For me, it boils down to the reason you write. Is it to make money? (A very valid reason.) Is it because you love writing so much you would do it whether or not it made money for you? (Also very valid.)

There’s another question you need to ask yourself: what’s the cost (creatively, emotionally, even physically) of NOT writing the story that’s in you to write?

I think you should write whatever damned book you want to write. While you owe your readers something, you also owe yourself. You have the right to challenge yourself, to experiment, to fill every little bit of your writer’s soul. After all, what’s the point of spending all that time and effort if you’re not having fun?

One caveat: Don’t mislead your reader. If you don’t use a pen name, be up front about your different genres (have different tabs on your web site for science fiction, romantic suspense, horror, etc.). Even an “open” pen name lets the reader know that these stories aren’t the same as the ones under your own name. Some readers will follow you across all your genres, while others will only read you in one genre. And that’s okay.

Remember: If you use a secret pen name, it can exacerbate the issue. You’ll be working to build two names (or three, or four), rather than just yours.

Here’s a mini-list of well-known writers who write in two or more genres:

Walter Mosley: Literary fiction, science fiction, political monographs, YA, mystery

Nora Roberts/J.D. Robb: Romance, romantic suspense, science fiction/police procedural

Joyce Carol Oates: Gothic, horror, suspense, mystery/crime, romance, historical, fantasy, realism, surrealism…

Ian Fleming: Spy novels (James Bond) and children’s (Chitty Chitty Bang Bang)

Stephen King: What doesn’t he write?

Elmore Leonard: westerns, crime, suspense, screenplays

Nicola Griffith: science fiction, thrillers, historical

Kristine Kathryn Rusch: science fiction, romance, fantasy, mystery

Can you think of any others?

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Lincoln City Blues–an excerpt

Lincoln City Blues

“Marcelle is one of the most charming mystery writers I know. She writes deceptively quiet stories that have a real bite to them.” —Kristine Kathryn Rusch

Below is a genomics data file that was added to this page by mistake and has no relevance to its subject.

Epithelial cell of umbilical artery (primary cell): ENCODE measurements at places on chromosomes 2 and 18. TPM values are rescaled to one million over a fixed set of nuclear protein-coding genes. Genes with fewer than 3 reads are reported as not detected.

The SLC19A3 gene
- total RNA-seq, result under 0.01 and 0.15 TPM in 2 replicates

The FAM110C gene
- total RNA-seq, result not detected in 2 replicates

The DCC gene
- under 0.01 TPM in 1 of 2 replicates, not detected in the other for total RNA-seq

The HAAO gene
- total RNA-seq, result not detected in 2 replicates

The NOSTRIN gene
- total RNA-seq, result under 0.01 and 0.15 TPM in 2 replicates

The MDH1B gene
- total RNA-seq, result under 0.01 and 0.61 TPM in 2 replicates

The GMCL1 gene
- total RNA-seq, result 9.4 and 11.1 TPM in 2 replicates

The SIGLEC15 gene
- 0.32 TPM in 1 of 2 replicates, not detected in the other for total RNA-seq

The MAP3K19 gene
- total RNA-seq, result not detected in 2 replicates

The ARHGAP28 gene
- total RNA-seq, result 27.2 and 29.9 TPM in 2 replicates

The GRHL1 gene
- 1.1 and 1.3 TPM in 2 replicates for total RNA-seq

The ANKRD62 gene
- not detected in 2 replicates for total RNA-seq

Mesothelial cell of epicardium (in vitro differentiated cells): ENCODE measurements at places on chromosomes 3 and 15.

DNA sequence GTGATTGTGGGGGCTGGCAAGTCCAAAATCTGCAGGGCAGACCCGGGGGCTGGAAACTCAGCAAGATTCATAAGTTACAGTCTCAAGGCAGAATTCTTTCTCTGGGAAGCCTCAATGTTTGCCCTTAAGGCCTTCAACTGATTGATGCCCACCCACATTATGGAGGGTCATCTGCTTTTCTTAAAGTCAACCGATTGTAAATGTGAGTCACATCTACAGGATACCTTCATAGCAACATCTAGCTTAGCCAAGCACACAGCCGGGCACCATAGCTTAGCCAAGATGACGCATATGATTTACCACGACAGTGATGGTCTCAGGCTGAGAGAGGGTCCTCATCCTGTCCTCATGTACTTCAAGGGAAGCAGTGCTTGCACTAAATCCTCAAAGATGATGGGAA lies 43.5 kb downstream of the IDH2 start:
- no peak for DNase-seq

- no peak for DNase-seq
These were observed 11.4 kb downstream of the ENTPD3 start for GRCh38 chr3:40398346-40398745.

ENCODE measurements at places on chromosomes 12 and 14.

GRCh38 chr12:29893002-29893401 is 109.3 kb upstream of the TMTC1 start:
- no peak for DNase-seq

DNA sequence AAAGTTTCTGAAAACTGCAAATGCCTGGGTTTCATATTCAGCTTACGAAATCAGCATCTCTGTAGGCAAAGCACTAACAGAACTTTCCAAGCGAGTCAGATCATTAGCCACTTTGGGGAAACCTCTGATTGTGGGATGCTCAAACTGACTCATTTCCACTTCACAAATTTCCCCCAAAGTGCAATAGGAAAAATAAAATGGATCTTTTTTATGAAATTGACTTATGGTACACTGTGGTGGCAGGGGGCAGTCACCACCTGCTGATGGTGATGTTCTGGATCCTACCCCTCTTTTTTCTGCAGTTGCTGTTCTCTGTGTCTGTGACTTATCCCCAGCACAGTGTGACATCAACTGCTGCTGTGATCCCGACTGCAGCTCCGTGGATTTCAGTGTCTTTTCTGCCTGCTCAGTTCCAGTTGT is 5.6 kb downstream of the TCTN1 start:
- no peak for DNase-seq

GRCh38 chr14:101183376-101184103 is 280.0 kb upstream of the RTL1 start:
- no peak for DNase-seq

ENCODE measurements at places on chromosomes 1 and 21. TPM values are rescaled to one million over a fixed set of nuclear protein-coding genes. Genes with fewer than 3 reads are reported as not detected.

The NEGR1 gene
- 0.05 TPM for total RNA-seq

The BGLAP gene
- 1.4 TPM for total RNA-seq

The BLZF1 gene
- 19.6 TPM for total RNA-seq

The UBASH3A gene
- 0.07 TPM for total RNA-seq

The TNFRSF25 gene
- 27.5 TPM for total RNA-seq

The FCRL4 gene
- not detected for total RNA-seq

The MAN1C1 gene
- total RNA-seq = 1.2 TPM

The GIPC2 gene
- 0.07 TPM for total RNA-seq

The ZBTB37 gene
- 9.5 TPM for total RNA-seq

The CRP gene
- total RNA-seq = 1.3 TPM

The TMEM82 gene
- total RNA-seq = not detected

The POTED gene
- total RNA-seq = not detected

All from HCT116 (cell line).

When a beautiful woman walks into the office of Anastasia Charles — aka Charlie — with a story about a violent husband and a kidnapped kid, Charlie’s private investigator instincts sit up and pay attention. With $2000 on her desk, $8000 more the moment she finds the husband, and the chance to be a hero and rescue a kid… how can Charlie say no?

 

 LINCOLN CITY BLUES

by Marcelle Dubé

Were I a lesser woman, Georgette Havanah might have made me reconsider my lifelong appreciation of men.

As it was, the moment she walked into my office — A. Charles, Private Investigator — I felt shorter, rounder and shabbier.

She was gorgeous, in case you didn’t catch that. The kind of long-legged, high-heeled, high-breasted dusky beauty that made fools out of most men and intimidated the spit out of most women. She exuded sensuality the way I exude garlic after a Caesar salad.

She shifted in the hard-backed chair I provided for my clients — what few I had — and the red skirt of her Spangoli suit crept up to reveal a little more of her firm thigh.

Georgette Havanah — “Call me Georgie, please” — definitely did not live in Lincoln City. I would have noticed. Hell, everyone would have noticed. The small Oregon town I’d chosen as my new home ran more to business casual than high fashion.

“How do you know your husband is here?” I asked.

She’d made an appointment yesterday, insisting she needed to see me as soon as possible. Well, my day planner wasn’t exactly bursting at the seams so I said sure.

Now I wasn’t. So sure, I mean.

“He is here,” said Georgie.

I wanted to insist on an explanation, but the envelope on my desk stared back at me and told me to shut up.

To read the rest:

amazon.com | amazon.ca | kobo | barnes and noble | iTunes

Copyright © 2012 by Marcelle Dubé

Fiction River: A subscription drive for a new era

It’s a Brave New World out there. In the old days, publishers would pepper us with requests to subscribe to their magazines, including email reminders, return address cards, etc.

WMG Publishing, the folks who publish the Fiction River Anthology Series among other wonderful books, have decided on another route for their subscription drive. Since they went with a Kickstarter campaign to fund the debut of the series, they’re going back to Kickstarter for their subscription drive. The incentives they’re offering are enticing–everything from a free e-copy of one of the first ten volumes to the right to choose the theme of an upcoming anthology and the opportunity to co-edit it with Dean Wesley Smith who, with Kristine Kathryn Rusch, is the series editor. In between those extremes is a wonderful array of workshops, subscriptions and books by almost all of the contributors to Fiction River anthologies.

As for the connection to moi, two of my print novels are being offered as incentives: Kirwan’s Son and Backli’s Ford, as well as one of my e-books.

Check it out here: https://www.kickstarter.com/projects/403649867/fiction-river-subscription-drive?ref=discovery

FR Moonscapes ebook cover webKirwan's Son front coverBackli cover-POD-Dube name-REV

Let them dig a wider hole